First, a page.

A few weeks ago, I wrote an article for OSNews entitled "Update on Red Hat's Limbo Progress." It was to be a short article on how much Red Hat's beta releases have impressed me - to share with everyone some of the changes a desktop user sees and maybe generate some additional interest in my choice, Linux. Little did I know, one of my comments nearly incited a riot- it would flood my Inbox, leave me feeling silly about something that I still think is true...it was just poorly stated.
So, let's try a little experiment.
So, let's try a little experiment.
The first editorial is an interesting take from ExtremeTech about Red Hat's "dual play" in the Linux business, called "RedHat's Astroturfing". The second one, called "Creativity, reliability to drive telematics" is written by Paul Leroux, from QNX Software. Last by not least, David Berlind analyzes the pros and cons of binary compatibility between versions: Is it the holy grail or the red herring?
A while ago I wrote a short article on a rumour about Apple potentially using a POWER4 derived CPU. Since then there has been a lot of talk of Apple switching to an x86 based solution and now a desktop POWER4 derivative has been announced. Some people suggest this will be too expensive and in it's cut down form slower than a x86. What is Apple more likely to go for?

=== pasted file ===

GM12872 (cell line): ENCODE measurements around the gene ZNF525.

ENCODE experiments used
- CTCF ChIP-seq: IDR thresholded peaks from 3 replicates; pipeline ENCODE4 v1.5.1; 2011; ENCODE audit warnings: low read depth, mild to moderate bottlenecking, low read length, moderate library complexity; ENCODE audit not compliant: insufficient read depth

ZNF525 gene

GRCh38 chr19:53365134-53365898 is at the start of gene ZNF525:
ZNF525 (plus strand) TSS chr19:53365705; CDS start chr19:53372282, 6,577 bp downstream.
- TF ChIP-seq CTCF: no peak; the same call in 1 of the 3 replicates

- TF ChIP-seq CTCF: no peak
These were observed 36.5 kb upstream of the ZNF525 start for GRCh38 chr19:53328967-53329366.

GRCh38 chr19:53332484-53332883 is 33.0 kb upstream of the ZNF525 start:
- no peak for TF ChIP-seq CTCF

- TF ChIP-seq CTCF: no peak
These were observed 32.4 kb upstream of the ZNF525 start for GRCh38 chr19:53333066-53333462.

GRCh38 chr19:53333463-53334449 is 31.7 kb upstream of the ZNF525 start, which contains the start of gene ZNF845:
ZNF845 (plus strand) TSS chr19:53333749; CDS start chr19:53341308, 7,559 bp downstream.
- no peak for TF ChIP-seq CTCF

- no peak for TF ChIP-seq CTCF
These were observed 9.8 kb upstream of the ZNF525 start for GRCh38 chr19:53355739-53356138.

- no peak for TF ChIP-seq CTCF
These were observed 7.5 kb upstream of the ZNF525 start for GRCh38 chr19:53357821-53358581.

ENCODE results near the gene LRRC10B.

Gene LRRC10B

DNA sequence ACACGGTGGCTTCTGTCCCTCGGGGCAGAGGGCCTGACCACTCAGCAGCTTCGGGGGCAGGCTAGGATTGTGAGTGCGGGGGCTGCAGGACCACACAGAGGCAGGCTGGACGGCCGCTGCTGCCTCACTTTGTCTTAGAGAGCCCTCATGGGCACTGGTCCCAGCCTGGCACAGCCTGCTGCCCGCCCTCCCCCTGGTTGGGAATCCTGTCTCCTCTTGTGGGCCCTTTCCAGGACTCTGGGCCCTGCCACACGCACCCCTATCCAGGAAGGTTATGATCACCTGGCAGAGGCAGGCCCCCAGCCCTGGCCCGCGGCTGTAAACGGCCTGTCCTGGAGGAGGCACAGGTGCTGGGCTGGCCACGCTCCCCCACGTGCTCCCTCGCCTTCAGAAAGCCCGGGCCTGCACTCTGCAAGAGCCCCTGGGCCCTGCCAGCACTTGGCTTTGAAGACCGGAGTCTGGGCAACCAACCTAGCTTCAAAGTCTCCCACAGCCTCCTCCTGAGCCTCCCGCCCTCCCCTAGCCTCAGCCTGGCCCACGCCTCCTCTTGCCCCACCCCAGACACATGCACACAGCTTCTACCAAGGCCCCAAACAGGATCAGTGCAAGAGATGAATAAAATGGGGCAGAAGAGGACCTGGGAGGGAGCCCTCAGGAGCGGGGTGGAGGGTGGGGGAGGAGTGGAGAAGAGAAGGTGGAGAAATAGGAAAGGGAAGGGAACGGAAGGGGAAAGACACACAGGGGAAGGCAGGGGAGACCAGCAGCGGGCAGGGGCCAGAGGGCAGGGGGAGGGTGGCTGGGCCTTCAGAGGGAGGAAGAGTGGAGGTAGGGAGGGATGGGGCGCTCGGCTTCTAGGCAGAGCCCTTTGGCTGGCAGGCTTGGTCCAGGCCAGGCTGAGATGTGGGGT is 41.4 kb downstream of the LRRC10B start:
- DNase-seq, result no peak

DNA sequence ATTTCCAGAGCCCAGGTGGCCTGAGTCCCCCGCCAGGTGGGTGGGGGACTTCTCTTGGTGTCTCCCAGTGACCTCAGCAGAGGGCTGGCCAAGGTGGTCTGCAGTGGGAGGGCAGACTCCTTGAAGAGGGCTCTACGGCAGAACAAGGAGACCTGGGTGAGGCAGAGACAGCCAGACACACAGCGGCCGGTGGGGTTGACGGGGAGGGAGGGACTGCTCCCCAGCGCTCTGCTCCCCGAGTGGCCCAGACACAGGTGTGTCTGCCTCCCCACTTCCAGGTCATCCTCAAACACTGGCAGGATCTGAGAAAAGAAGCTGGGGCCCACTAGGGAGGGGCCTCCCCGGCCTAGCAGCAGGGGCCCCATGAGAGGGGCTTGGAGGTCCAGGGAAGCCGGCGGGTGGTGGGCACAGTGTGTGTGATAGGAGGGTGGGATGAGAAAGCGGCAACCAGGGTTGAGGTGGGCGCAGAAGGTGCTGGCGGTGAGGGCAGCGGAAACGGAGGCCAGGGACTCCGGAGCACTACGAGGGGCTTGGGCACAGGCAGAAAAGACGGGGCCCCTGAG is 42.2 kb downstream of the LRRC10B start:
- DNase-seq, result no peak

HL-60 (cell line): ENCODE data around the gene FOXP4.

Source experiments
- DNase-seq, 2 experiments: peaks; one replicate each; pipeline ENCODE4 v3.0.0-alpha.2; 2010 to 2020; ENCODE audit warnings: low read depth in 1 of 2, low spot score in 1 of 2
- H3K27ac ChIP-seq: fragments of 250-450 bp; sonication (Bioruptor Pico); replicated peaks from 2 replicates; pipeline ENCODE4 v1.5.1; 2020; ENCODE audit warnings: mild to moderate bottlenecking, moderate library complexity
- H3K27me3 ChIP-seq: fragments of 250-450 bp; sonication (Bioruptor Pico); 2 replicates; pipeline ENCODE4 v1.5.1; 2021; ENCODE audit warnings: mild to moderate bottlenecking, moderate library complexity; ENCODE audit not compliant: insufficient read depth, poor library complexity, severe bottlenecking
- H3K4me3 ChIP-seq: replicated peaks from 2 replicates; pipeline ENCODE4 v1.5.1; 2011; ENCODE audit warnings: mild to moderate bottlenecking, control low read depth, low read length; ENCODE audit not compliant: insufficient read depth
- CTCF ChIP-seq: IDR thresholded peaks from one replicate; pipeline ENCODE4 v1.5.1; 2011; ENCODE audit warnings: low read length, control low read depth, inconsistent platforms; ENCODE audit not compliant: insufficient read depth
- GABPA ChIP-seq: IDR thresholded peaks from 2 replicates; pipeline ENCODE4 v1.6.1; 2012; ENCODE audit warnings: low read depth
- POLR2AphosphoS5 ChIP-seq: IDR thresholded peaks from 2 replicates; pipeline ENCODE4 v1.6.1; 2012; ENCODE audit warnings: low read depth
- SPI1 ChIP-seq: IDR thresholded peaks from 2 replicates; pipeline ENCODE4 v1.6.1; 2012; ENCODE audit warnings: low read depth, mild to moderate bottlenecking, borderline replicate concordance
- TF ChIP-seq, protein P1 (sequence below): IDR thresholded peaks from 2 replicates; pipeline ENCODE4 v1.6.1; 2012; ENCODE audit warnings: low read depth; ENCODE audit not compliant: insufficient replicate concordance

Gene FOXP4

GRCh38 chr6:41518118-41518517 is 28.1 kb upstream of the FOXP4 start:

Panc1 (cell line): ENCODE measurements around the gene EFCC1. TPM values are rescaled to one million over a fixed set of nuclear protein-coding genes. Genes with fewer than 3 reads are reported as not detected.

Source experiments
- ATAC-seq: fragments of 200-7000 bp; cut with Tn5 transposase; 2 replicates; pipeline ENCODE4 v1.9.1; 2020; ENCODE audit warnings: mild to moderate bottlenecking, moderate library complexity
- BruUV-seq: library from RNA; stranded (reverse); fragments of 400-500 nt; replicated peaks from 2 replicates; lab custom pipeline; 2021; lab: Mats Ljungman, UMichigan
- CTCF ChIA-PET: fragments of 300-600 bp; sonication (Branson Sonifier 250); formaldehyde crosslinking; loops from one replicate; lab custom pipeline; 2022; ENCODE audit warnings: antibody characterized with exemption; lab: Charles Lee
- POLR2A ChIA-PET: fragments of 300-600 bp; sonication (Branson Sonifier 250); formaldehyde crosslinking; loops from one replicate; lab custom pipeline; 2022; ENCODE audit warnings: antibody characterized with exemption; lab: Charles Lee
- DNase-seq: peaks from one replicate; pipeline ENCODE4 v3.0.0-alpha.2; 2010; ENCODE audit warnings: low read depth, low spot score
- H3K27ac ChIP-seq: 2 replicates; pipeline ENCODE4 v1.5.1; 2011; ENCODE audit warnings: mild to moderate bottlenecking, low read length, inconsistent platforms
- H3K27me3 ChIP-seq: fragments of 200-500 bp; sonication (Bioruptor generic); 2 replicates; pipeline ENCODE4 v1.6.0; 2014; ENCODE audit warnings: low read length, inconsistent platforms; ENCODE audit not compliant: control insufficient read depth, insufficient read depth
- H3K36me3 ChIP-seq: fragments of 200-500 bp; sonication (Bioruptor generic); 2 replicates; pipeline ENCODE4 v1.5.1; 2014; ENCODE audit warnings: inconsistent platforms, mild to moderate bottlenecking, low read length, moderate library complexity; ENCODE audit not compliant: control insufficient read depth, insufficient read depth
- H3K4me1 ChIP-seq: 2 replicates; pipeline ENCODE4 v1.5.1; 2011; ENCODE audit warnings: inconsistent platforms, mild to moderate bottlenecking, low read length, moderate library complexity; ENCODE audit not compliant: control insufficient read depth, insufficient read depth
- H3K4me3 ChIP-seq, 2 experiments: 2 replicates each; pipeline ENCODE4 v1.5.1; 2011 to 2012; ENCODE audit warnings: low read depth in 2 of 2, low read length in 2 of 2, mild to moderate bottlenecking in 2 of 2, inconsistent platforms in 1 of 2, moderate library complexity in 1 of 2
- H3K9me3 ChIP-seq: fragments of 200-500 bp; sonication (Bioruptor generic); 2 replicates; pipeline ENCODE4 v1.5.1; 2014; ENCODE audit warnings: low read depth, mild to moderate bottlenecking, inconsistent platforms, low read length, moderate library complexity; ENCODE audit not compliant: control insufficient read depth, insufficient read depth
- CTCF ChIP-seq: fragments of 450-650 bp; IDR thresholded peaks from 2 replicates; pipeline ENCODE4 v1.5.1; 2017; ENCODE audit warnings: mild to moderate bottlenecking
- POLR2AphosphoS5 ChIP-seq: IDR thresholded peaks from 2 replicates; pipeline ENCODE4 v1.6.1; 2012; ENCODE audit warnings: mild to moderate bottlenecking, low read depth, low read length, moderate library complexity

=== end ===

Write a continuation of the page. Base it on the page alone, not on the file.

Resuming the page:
I've always been curious about how things work. When I was little, I annoyed my parents with millions of questions. Why is the sky blue? How does water come out of the tap when you open it? Maybe I was born without the mental switch that lets you be happy with using something, without trying to figure out how it works.
Many companies are trying to move to a subscription model for their software and Apple really has something going for them in that respect if you think about it. We, OS X Users, are already accustomed to the automatic updating of the OS and like it. dotMAC actually looks nice all in all, even if some might feel it is expensive. What people don't like is unpredictability; they have nothing against change as long as they like the outcome and know where it is going.
Remember a month ago, when I urged the open source developers to take on this software and develop something equivelant and multi-platform? It seems that the only people who actually got interested in my $100 USD offer... was Apple.
According to a brief paragraph on MacOS Rumours Apple may be switching to IBM POWER4 CPUs instead of the Motorola G5 for future Macs.